Cervelo’s Dan Fleeman left it late to take his first win of the year; but it took him just 3 minutes 18 seconds to convert late season road form to victory in the most specialist and punishing of races — the British Hill Climb Championship, on the 1100 metre Pea Royd Lane climb near Sheffield, England on Sunday.
Against a field of specialist climbers, whose whole season centres around a few weekends in October, Fleeman was in a class of his own — relegating last year’s champion Matt Clinton into second spot by a yawning margin of 14 seconds.
World Hour Record holder, Chris Boardman is a previous winner and so is ex-Teka pro Darryl Webster.
Fleeman used his training bike — a Cervelo S2 – to take the national champion’s jersey, and VeloVeritas was on hand to talk to the new champion, soon after his ride.
Congratulations, Dan — when was the last time you won a British championship?
“The Espoirs road champs, back in 2004.”
You really had to win today, a pro against the specialists?
“Yeah, I entered three or four weeks ago; it’s a race I’ve always wanted to ride, but I’ve never managed to fit into my programme, before.
“After Lombardy last Saturday, when we were on the Cervelo team bus, the guys were having a beer and a pizza and I thought; ‘why have I entered that hill climb!?’
“But I watched my diet and didn’t pig out or have a beer.
“In the week I was thinking; ‘I have to win this or I’m going to look foolish!’
“I was in my buddy’s bike shop on Wednesday and he asked me how I thought it would go, I said; ‘I’ll win by five seconds,’ he was like; ‘yeah, right!’
“But I actually won by three times that much!”
I believe you had a little bit of doubt about your entry getting accepted?
“They get so many entries for the race that you have to have ridden qualifying climbs within the last 12 months so as they can seed the field.
“My last hill climbs were in 2007 so I phoned the organiser; he said that my win last year in the Tour of the Pyrenees would do fine!”
Lombardy last Saturday, then what?
“I did 15 minutes each way to a mate’s house on Sunday; nothing on Monday and Tuesday; 90 minutes easy on Wednesday; nothing on Thursday; 90 minutes easy on Friday and another two 15 minute rides yesterday.
“I figured that I had to be fresh for it; there were guys doing intervals on turbos before the start – some of the lads who rode have been riding four of these events – Saturday and Sunday morning and afternoons – for the last couple of weekends, they’ll be burnt out!
“When I gave my victory speech, I said that next year they should spend more time sitting on the sofa, it may have sounded smart, but it was just simple advice!”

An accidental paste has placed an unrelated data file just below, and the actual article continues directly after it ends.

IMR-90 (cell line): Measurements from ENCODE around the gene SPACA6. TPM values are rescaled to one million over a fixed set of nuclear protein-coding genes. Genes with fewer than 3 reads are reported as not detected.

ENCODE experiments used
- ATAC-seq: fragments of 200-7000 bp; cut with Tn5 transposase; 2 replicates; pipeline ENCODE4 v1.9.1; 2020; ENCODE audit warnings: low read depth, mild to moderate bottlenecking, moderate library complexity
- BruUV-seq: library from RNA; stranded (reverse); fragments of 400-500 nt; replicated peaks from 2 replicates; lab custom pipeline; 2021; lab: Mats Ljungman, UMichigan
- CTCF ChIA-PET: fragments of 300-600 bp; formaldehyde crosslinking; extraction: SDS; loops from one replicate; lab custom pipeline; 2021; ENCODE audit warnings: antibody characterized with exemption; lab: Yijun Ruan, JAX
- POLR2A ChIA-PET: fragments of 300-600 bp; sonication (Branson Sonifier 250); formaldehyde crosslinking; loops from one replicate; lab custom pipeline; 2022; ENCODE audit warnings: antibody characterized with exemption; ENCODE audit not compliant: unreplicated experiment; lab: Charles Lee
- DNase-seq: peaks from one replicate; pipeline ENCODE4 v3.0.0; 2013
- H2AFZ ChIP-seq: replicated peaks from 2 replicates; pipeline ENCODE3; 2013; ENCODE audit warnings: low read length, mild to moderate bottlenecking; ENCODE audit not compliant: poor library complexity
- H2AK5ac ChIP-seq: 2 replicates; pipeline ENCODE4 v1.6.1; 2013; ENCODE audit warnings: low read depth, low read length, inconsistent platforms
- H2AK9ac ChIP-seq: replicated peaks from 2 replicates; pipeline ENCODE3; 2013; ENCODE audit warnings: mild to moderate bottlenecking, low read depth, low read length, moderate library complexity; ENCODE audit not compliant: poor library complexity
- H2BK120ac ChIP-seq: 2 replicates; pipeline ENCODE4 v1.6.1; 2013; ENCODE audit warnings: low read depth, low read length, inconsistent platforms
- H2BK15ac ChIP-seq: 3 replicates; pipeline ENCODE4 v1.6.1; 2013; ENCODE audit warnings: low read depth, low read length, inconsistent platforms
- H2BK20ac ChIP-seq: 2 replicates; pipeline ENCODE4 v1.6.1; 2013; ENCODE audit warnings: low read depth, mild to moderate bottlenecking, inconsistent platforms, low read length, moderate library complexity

Did you ‘try the hill out?’
“I was going to, a mate was to drive me out on Wednesday, for a look, but it didn’t come off.
“I figured it was only three minutes and I could see all I had to on the morning.
“I walked it on the morning and had a good look at it; there were a couple of corners where it helped to have worked your line out.
“I felt that if I rode it on the morning, I’d be wasting energy — on a hill like that, it’s not as if you can ride up slowly, that just makes it seem harder and that can crack you mentally.
“And I only did an eight minute warm up!”
Was there a game plan?
“I had this grand idea of setting off and keeping my power output at a steady rate all the way; it’s easy to go off too fast and blow, when I walked the climb, there were guys almost coming to a halt on the steep part, near the top.
“But when the guy said; ‘Go!’ the plan went out the window and I just nailed it as if my life depended upon it; the adrenalin just got the better of me!
“My wattage for the first half was 700 and then 400 for the second half, but the first part was into the wind, then there was a following wind to finish.
“I was six seconds up on Matt Clinton at half way but felt that maybe I’d lost that advantage over the second half — but actually, I’d put another eight seconds into him.”
Tell us a little about the hill.
“It was around 1100 metres with stretches of 20% gradient; there was a video of the course on YouTube which showed pot holes and rough surface, but I didn’t notice.
“The gradient did alter though and so did the wind direction, I actually made quite a few gear changes — the specialist guys on a fixed gear obviously couldn’t do that.”
Was there a good crowd?
“Yeah, it was a good atmosphere and my mum and dad were on the course supporting me.”
Have you ridden hill climbs before?
“I won the Catford and Bec hill climbs down in the south of England, back in 2007, they have big money prizes on offer — this is my third, so I have a 100% record!”
You just rode your usual bike?
“Yeah, my training bike, it’s an S2 – what used to be the ‘Soloist — it has aluminium bars and stem, on my race bike there’s all the carbon stuff.”
How was recovery, after an effort like that?
“It was still steep after the line, so two guys grabbed you, I think that in some cases it was a good job they were there as guys would just have fallen over.
“But I’d have preferred to just ride through the line and ‘ride down’ on the bike.
“Going from a massive effort like that to a dead stop is weird, my body was like it was frozen and I had a blinding headache for about an hour after the race — I was in a state!”
What were the prizes like?
“I got a national champion’s jersey, a big trophy and a medal — I’m not sure about money – I get presented with them formally at the governing body’s (the CTT – Cycling Time Trials) dinner in January.
“It’s my Cervelo team mate, Dan Lloyd who is guest of honour — he’s told me that ‘he’s not giving me anything!’”
“Yeah, some red wine tonight, then five days with Dan Lloyd in Bournemouth; five days in Rome and three days in Bath.
“Then I’d better think about next season!
Silver medallist and defeated champion, Matt Clinton asked the new champ